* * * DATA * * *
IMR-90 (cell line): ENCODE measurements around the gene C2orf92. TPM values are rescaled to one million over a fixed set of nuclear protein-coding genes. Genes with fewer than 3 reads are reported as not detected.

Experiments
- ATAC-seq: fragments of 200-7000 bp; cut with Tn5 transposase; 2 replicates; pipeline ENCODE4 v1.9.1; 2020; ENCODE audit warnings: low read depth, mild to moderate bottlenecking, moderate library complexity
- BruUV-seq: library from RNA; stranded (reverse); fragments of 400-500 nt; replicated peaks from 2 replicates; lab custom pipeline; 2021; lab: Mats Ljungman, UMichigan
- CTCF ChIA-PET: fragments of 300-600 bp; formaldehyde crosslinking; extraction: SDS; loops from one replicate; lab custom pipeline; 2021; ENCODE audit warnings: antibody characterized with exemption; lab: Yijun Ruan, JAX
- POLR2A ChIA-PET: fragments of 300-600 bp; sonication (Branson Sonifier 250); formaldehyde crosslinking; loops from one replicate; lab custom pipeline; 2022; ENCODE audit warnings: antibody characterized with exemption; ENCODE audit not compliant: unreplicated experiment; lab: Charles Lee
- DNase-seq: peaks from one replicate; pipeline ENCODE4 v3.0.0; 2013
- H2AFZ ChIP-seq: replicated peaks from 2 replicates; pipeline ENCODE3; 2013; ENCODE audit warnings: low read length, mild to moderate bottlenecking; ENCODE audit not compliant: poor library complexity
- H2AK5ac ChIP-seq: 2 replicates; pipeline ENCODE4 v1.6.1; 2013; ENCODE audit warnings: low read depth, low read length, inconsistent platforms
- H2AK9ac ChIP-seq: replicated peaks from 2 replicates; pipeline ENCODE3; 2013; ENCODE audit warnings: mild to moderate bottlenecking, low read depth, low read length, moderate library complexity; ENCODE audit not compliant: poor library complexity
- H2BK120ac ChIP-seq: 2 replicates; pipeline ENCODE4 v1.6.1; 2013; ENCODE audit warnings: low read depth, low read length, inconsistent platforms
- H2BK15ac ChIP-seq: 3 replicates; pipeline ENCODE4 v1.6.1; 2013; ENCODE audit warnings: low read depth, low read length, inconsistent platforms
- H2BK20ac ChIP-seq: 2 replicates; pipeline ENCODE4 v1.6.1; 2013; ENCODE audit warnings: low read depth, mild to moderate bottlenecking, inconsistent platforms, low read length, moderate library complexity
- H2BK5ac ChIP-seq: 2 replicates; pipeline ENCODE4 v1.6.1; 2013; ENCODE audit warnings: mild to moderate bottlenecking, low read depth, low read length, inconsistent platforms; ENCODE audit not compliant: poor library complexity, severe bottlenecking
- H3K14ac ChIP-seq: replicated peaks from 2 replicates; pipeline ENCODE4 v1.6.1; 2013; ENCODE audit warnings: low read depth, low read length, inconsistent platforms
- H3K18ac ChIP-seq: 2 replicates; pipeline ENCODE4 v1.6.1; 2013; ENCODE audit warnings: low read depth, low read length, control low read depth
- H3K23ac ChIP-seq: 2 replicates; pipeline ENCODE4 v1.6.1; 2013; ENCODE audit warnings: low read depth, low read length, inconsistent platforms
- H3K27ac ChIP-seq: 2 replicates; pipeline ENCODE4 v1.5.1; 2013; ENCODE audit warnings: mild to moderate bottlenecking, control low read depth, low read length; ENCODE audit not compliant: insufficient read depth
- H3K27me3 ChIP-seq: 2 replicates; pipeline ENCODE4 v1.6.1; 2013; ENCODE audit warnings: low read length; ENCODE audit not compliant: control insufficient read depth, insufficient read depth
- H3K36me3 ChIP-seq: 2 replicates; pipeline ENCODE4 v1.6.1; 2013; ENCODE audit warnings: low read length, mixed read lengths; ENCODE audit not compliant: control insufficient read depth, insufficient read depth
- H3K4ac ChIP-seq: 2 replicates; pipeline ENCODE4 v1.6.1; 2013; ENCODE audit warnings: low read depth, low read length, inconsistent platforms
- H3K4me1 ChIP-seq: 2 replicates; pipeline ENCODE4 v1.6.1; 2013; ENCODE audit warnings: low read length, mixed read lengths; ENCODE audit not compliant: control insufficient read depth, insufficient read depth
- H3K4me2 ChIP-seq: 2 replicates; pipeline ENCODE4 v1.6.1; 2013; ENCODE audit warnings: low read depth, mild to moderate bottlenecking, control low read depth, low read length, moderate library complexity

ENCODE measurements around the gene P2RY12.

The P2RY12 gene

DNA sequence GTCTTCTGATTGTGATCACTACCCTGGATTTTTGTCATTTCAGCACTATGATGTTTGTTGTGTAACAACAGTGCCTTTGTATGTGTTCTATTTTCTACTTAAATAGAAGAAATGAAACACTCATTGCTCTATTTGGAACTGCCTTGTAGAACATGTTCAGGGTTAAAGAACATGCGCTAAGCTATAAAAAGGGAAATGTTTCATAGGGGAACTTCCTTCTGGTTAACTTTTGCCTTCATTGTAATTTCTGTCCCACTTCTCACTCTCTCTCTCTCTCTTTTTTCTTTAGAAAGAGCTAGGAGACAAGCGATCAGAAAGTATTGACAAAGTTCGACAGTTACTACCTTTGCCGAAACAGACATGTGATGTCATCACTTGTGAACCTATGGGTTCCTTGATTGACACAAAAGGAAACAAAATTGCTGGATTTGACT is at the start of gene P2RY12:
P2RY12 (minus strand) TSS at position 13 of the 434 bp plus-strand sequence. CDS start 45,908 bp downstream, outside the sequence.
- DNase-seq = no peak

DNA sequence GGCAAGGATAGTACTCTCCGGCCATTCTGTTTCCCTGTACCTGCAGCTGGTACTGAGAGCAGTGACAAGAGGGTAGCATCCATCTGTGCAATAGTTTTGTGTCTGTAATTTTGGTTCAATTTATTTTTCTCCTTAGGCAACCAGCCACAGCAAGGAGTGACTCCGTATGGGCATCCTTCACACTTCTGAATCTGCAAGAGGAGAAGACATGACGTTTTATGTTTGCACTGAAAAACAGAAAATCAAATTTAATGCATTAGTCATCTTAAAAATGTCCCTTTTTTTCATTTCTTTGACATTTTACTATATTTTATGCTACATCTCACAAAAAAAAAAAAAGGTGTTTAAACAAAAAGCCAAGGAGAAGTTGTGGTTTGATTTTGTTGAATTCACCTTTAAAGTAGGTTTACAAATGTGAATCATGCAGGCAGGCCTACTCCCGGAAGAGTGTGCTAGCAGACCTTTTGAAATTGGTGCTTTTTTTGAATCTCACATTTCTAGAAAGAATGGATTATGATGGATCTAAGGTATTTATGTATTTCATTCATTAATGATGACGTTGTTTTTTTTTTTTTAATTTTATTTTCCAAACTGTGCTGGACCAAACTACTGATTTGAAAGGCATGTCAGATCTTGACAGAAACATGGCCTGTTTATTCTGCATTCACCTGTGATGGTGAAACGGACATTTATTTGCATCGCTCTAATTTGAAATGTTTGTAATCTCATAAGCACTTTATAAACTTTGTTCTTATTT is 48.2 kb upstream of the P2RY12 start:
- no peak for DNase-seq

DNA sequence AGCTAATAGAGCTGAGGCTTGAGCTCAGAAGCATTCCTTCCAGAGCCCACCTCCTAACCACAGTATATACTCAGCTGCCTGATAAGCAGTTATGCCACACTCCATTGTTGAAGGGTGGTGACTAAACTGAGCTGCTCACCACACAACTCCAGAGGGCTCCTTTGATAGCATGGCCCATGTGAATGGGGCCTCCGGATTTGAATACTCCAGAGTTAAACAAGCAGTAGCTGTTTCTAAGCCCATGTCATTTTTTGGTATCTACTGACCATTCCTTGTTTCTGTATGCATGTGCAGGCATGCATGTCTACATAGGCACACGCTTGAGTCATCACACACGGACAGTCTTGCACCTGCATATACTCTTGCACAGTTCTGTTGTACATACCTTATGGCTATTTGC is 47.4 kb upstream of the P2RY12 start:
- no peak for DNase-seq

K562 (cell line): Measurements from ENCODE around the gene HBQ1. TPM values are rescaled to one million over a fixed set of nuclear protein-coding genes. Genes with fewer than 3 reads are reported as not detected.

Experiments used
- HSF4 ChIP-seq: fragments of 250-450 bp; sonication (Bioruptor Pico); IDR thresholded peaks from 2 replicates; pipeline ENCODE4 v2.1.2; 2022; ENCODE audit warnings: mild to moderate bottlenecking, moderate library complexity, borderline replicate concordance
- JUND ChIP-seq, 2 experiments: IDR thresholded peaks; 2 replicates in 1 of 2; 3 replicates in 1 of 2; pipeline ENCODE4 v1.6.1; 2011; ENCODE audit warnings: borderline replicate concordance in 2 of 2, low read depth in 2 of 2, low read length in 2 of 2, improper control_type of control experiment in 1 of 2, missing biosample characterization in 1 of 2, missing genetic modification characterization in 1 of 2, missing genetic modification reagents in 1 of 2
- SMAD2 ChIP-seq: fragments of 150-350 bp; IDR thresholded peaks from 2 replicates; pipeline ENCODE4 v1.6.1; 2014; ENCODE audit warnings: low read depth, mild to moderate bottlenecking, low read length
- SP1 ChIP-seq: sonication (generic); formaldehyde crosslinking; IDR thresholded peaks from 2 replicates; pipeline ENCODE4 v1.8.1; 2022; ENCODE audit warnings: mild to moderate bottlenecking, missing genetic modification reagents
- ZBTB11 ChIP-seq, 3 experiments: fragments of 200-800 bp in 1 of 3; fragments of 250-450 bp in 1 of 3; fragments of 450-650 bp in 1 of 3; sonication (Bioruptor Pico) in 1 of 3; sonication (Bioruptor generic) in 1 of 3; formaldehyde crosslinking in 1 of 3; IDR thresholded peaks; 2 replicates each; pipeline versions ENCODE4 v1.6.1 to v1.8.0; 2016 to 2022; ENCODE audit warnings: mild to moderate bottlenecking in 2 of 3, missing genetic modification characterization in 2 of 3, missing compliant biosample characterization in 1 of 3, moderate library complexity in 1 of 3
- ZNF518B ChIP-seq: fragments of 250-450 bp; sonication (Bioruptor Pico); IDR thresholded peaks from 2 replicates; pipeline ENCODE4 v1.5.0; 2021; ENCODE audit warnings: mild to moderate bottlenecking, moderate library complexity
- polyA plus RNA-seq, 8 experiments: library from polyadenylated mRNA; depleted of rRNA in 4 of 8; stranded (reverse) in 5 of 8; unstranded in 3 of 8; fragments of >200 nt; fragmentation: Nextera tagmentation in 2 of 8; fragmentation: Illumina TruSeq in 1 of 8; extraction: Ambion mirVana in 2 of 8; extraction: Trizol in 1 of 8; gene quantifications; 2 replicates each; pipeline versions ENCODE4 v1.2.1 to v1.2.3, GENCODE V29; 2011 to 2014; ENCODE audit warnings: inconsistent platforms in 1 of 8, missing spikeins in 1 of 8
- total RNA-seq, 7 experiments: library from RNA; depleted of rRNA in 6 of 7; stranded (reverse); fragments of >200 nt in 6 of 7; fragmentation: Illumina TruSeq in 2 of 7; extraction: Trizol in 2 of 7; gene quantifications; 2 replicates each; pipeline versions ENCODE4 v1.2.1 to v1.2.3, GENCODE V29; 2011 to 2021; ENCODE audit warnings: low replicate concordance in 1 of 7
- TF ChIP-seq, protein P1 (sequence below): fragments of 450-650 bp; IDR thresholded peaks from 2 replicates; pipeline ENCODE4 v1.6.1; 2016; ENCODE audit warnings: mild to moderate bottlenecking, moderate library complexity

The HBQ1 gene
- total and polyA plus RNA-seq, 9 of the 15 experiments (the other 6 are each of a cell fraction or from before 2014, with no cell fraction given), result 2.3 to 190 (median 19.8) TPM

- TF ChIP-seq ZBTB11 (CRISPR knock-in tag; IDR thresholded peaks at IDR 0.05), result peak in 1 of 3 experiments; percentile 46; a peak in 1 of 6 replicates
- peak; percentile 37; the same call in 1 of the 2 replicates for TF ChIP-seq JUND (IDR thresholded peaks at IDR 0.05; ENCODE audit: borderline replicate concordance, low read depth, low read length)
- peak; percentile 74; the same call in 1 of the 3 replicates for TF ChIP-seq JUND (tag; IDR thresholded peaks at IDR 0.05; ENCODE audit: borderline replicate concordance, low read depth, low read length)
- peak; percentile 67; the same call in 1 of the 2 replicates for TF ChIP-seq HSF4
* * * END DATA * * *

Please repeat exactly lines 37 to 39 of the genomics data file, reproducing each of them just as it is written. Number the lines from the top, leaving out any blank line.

- SMAD2 ChIP-seq: fragments of 150-350 bp; IDR thresholded peaks from 2 replicates; pipeline ENCODE4 v1.6.1; 2014; ENCODE audit warnings: low read depth, mild to moderate bottlenecking, low read length
- SP1 ChIP-seq: sonication (generic); formaldehyde crosslinking; IDR thresholded peaks from 2 replicates; pipeline ENCODE4 v1.8.1; 2022; ENCODE audit warnings: mild to moderate bottlenecking, missing genetic modification reagents
- ZBTB11 ChIP-seq, 3 experiments: fragments of 200-800 bp in 1 of 3; fragments of 250-450 bp in 1 of 3; fragments of 450-650 bp in 1 of 3; sonication (Bioruptor Pico) in 1 of 3; sonication (Bioruptor generic) in 1 of 3; formaldehyde crosslinking in 1 of 3; IDR thresholded peaks; 2 replicates each; pipeline versions ENCODE4 v1.6.1 to v1.8.0; 2016 to 2022; ENCODE audit warnings: mild to moderate bottlenecking in 2 of 3, missing genetic modification characterization in 2 of 3, missing compliant biosample characterization in 1 of 3, moderate library complexity in 1 of 3